A visit to the CBS vault

CBS's Content Vault boasts over 70,000 hours of hit television programming that is seen and loved across generations, platforms and continents. Check it out with CBS Chief Marketing Officer George Schweitzer.

The U.S. government has Fort Knox, families have safety deposit boxes, and gym-goers have lockers--sacred places where valuable things are stored and protected. To extend the analogy, content companies like CBS have libraries; catalogues of hits old and new that represent the foundation of the entertainment business and the source of current and future income. We call ours the content vault. Check it out in the above video.

In any business, the key to long-term success is seeing beyond the flavor of the month to consistently create and sell a stellar product. At CBS, our biggest asset is and has always been our content: hit shows that are seen and loved across generations, across platforms, and across continents.


Hit television shows are built on creative ideas, compelling storytelling, and the ability to successfully connect with audiences and get them coming back for more. Launching new shows is the crucial first step in the process--before they become international franchises, they begin as ideas, then scripts, then pilots, and then, with luck, first seasons.

Each year, our goal is to create new hits that will entertain our viewers and deliver large audiences to our advertisers. And when a show takes off, it continues to create value beyond its weekly run, through domestic and international syndication, DVD and digital distribution, and licensing deals such as T-shirts, games and basically any product you can think of. Take for example the classic series, "I Love Lucy." Although the last episode was produced 54 years ago, the show is still generating entertainment for fans and revenue for CBS. It's a gift that keeps on giving.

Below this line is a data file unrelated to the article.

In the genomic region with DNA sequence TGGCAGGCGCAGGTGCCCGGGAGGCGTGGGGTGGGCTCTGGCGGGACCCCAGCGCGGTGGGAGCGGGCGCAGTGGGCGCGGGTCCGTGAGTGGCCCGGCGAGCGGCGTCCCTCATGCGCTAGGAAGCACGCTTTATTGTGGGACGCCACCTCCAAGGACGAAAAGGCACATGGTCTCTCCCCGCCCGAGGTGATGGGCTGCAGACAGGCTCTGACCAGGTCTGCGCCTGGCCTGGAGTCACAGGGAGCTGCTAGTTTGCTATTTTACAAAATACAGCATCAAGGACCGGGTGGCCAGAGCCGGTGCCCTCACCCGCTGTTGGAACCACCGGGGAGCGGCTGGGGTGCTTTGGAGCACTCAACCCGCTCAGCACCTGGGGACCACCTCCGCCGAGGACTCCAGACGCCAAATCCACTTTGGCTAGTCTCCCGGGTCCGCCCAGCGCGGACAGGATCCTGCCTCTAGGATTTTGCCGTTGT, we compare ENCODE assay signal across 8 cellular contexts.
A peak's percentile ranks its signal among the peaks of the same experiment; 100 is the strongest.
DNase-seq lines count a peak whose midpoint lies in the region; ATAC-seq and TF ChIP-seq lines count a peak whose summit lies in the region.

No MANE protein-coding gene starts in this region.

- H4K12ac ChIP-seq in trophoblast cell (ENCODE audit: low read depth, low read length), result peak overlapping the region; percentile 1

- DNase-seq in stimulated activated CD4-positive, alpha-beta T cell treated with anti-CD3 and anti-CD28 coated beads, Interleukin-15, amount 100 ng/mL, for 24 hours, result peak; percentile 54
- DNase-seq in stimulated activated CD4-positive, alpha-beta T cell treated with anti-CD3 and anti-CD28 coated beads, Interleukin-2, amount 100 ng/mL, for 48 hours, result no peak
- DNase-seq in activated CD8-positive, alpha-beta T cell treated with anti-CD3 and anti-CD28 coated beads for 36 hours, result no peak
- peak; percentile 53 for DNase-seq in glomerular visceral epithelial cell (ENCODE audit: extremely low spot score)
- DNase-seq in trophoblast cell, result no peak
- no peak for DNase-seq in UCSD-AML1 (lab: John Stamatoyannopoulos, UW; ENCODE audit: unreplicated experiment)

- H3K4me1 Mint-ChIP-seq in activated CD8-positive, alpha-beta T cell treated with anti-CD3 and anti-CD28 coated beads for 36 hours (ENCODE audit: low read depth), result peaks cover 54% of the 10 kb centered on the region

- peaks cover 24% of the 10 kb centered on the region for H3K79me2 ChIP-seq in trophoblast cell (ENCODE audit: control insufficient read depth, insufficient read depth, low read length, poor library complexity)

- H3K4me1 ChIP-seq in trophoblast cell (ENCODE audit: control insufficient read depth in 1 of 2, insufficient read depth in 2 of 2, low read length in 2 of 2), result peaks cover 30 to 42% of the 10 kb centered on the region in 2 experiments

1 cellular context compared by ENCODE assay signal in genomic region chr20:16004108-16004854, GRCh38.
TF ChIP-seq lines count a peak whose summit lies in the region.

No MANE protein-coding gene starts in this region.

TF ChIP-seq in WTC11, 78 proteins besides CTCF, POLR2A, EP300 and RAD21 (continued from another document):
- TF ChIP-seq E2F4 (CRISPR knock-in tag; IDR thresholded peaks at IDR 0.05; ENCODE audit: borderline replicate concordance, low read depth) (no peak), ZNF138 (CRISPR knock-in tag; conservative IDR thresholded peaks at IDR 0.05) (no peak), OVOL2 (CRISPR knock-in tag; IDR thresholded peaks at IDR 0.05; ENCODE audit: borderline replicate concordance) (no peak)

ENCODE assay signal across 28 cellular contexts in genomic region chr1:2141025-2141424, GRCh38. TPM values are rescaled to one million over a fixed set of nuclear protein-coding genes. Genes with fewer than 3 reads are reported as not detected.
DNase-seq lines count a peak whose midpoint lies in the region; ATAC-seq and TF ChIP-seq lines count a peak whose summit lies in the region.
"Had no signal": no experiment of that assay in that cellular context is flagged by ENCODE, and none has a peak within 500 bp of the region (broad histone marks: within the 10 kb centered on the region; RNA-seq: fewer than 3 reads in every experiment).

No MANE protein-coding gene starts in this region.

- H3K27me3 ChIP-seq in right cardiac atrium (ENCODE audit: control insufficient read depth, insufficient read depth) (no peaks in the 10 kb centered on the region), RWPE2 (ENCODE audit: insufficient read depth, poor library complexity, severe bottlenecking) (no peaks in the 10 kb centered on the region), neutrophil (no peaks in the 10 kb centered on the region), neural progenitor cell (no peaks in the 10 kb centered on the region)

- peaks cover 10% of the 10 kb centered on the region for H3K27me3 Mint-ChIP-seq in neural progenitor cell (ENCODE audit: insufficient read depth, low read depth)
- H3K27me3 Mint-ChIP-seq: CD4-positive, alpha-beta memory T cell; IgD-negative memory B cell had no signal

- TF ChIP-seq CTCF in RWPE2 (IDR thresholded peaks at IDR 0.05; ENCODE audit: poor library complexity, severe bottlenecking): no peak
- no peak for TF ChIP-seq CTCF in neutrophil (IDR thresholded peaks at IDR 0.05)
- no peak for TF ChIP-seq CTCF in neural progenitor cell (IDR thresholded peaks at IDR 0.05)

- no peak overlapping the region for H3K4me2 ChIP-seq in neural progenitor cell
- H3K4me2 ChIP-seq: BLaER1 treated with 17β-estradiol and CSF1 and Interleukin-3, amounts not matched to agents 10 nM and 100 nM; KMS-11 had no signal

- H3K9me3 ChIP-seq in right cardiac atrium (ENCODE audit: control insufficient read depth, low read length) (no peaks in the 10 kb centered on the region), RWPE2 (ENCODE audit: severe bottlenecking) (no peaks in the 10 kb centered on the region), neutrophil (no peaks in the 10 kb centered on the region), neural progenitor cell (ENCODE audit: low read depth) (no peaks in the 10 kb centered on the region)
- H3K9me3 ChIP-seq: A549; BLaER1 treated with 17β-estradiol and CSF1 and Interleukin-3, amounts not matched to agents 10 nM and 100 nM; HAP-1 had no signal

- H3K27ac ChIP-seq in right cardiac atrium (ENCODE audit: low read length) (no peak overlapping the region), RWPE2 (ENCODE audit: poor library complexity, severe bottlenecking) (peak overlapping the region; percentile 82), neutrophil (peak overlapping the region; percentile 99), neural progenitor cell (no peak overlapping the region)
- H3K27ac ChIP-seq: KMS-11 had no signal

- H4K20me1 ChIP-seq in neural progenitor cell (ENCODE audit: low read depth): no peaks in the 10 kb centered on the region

And "Lucy" is just one example from our vault, which boasts over 70,000 hours of very popular programming. It's an impressive legacy to live up to and one that drives us every day in the quest to create and launch tomorrow's TV favorites.

About the author

    George Schweitzer's position as chief marketing officer at CBS gives him a unique opportunity not only to observe but also to help shape the ways technology is altering the television industry. A communications major at Boston University who joined CBS after graduation some 30 years ago, George is also an unabashed technology geek who specializes in the latest home automation and entertainment gear.


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